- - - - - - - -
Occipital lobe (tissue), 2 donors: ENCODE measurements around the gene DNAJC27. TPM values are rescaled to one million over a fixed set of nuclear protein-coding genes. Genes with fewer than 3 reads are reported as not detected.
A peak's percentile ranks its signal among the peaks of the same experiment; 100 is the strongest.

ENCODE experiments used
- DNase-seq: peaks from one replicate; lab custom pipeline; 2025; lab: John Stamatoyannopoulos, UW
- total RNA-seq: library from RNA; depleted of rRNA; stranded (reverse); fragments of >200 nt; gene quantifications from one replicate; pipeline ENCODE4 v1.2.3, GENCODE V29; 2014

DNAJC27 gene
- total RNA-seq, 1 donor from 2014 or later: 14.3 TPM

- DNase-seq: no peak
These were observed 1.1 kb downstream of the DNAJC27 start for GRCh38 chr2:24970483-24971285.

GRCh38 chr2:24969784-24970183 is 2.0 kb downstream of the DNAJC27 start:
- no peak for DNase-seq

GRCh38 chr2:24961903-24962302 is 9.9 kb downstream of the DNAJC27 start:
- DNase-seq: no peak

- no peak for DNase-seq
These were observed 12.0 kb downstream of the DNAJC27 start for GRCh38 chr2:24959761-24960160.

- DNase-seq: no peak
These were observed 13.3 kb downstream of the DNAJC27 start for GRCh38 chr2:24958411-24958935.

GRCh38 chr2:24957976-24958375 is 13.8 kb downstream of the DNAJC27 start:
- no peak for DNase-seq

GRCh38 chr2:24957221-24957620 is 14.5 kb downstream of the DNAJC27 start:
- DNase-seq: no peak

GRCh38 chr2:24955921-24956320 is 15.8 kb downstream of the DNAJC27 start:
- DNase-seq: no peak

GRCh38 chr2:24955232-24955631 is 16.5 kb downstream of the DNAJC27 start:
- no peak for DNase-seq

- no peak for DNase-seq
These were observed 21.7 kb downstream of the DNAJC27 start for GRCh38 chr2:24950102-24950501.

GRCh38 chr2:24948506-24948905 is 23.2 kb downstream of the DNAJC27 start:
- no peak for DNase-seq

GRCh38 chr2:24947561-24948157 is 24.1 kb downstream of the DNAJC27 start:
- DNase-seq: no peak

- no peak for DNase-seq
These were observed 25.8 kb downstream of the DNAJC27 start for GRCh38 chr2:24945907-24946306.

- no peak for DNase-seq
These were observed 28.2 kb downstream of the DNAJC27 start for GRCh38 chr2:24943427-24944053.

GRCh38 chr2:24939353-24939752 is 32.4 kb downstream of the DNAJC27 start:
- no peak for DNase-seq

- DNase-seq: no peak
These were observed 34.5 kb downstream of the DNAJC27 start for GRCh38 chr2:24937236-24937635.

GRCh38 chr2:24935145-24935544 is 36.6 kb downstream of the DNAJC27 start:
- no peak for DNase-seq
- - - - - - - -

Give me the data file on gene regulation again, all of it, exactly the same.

Occipital lobe (tissue), 2 donors: ENCODE measurements around the gene DNAJC27. TPM values are rescaled to one million over a fixed set of nuclear protein-coding genes. Genes with fewer than 3 reads are reported as not detected.
A peak's percentile ranks its signal among the peaks of the same experiment; 100 is the strongest.

ENCODE experiments used
- DNase-seq: peaks from one replicate; lab custom pipeline; 2025; lab: John Stamatoyannopoulos, UW
- total RNA-seq: library from RNA; depleted of rRNA; stranded (reverse); fragments of >200 nt; gene quantifications from one replicate; pipeline ENCODE4 v1.2.3, GENCODE V29; 2014

DNAJC27 gene
- total RNA-seq, 1 donor from 2014 or later: 14.3 TPM

- DNase-seq: no peak
These were observed 1.1 kb downstream of the DNAJC27 start for GRCh38 chr2:24970483-24971285.

GRCh38 chr2:24969784-24970183 is 2.0 kb downstream of the DNAJC27 start:
- no peak for DNase-seq

GRCh38 chr2:24961903-24962302 is 9.9 kb downstream of the DNAJC27 start:
- DNase-seq: no peak

- no peak for DNase-seq
These were observed 12.0 kb downstream of the DNAJC27 start for GRCh38 chr2:24959761-24960160.

- DNase-seq: no peak
These were observed 13.3 kb downstream of the DNAJC27 start for GRCh38 chr2:24958411-24958935.

GRCh38 chr2:24957976-24958375 is 13.8 kb downstream of the DNAJC27 start:
- no peak for DNase-seq

GRCh38 chr2:24957221-24957620 is 14.5 kb downstream of the DNAJC27 start:
- DNase-seq: no peak

GRCh38 chr2:24955921-24956320 is 15.8 kb downstream of the DNAJC27 start:
- DNase-seq: no peak

GRCh38 chr2:24955232-24955631 is 16.5 kb downstream of the DNAJC27 start:
- no peak for DNase-seq

- no peak for DNase-seq
These were observed 21.7 kb downstream of the DNAJC27 start for GRCh38 chr2:24950102-24950501.

GRCh38 chr2:24948506-24948905 is 23.2 kb downstream of the DNAJC27 start:
- no peak for DNase-seq

GRCh38 chr2:24947561-24948157 is 24.1 kb downstream of the DNAJC27 start:
- DNase-seq: no peak

- no peak for DNase-seq
These were observed 25.8 kb downstream of the DNAJC27 start for GRCh38 chr2:24945907-24946306.

- no peak for DNase-seq
These were observed 28.2 kb downstream of the DNAJC27 start for GRCh38 chr2:24943427-24944053.

GRCh38 chr2:24939353-24939752 is 32.4 kb downstream of the DNAJC27 start:
- no peak for DNase-seq

- DNase-seq: no peak
These were observed 34.5 kb downstream of the DNAJC27 start for GRCh38 chr2:24937236-24937635.

GRCh38 chr2:24935145-24935544 is 36.6 kb downstream of the DNAJC27 start:
- no peak for DNase-seq